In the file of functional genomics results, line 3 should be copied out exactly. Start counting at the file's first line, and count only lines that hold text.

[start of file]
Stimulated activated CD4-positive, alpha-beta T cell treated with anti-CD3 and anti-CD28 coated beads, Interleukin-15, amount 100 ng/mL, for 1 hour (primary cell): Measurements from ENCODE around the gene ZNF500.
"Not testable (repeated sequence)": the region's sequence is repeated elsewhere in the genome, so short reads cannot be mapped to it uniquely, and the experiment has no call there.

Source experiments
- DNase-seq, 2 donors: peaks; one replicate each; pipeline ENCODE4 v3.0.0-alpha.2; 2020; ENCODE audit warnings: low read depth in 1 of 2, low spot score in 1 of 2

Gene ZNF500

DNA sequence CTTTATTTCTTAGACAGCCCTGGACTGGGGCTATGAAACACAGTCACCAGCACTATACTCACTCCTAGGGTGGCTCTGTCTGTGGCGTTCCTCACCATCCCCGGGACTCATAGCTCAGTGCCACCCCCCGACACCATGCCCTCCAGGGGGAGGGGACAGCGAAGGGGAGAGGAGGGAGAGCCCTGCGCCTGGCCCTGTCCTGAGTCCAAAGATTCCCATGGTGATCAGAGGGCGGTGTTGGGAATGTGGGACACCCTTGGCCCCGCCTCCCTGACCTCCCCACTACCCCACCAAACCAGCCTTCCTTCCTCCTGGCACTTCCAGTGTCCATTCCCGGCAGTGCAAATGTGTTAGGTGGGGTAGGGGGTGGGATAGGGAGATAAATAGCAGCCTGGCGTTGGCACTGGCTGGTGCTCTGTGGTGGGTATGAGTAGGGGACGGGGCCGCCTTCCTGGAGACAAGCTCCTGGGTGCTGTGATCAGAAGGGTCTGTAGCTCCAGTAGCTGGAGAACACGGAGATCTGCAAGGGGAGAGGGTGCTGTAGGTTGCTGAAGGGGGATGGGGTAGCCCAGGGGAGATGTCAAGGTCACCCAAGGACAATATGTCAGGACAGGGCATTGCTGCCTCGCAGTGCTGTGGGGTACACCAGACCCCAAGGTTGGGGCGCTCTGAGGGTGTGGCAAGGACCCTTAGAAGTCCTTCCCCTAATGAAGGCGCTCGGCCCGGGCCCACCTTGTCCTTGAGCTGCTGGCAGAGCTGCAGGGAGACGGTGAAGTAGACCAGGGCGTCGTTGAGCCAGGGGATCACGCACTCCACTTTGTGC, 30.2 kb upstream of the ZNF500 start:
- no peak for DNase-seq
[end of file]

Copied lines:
Source experiments